Dennis Welchman, 75, was left lying with a broken hip for four hours before the NHS responded
Dennis Welchman, a retired builder, was found lying in pain just 50 yards from his daughter Careen Chew's home in Cheddar, Somerset.
A passerby found him shortly after 4pm on Tuesday and dialled 999, but ambulance crews did not arrive until almost four hours later.
Anxious friends and relatives sheltered Dennis with umbrellas and wrapped him in blankets as heavy rain fell.
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He is 75 and was in the gutter – it's not acceptable
Mr Welchman, who suffered a stroke a few years ago, was taken to the General Hospital in Weston-super-Mare where he underwent surgery to his hip the following day.
Careen, 45, said: "My mum had gone to the shop and he was waiting in the car and thought he thought he would come in to see me.
"A district nurse thought he had broken his hip and said that he absolutely needed an ambulance.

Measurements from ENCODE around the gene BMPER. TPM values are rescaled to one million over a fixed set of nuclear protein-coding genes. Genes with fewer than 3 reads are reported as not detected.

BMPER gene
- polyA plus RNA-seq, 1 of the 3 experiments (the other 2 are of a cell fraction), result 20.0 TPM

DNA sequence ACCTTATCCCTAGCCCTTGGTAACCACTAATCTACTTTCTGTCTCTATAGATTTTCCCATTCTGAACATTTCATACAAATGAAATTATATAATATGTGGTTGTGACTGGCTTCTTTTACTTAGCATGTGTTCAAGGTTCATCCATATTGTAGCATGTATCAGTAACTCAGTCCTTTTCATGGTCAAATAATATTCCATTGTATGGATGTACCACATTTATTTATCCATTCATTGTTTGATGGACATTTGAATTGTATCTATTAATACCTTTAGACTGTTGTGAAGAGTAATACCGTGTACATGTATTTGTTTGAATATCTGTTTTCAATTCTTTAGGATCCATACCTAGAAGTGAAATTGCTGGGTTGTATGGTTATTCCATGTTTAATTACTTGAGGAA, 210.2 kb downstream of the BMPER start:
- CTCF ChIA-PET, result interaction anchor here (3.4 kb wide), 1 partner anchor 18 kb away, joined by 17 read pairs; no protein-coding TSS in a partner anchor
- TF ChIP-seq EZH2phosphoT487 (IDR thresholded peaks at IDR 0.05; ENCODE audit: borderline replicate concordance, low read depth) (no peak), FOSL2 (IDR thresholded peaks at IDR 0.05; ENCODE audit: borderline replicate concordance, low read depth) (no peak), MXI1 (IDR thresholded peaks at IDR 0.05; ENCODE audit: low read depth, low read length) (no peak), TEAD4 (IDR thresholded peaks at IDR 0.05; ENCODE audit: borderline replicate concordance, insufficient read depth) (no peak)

Mr Welchman suffered from a broken hip which wasn't treated until the following day
"Obviously there is a priority system, even so, he was left four hours in the rain, he is 75 and was in the gutter – it's not acceptable.
"The rain was quite heavy and it was running down the side of the road, he was soaking wet.
"Obviously they are under-funded but it's poor and disappointing. I feel if you don't complain and make them aware of it then the service will not be improved."
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Mr Welchman’s family say a district nurse told ambulance operators she suspected he had broken his right hip but the ambulance service claim they were not told he had suffered a fracture and downgraded the call to a 'priority 3' incident.
They also they were dealing with two time-critical life threatening emergencies nearby during his four-hour wait.
A spokesman for South Western Ambulance Service NHS Foundation Trust said: "The information provided to us at the time the call was made indicated that the patient did not want an ambulance to attend.
SW Ambulance Service are adamant that they were not informed that Mr Welchman's hip was broken
"We strongly refute any allegation that we were advised of a break or fracture to the hip, though the patient was reported to be experiencing hip pain.”
They added: "Owing to the volume of calls the ambulance service is dealing with, it is necessary to prioritise our resources to patients who are unconscious and not breathing.
"Unfortunately, there are occasions, like this, where we take longer to reach patients than we would like."
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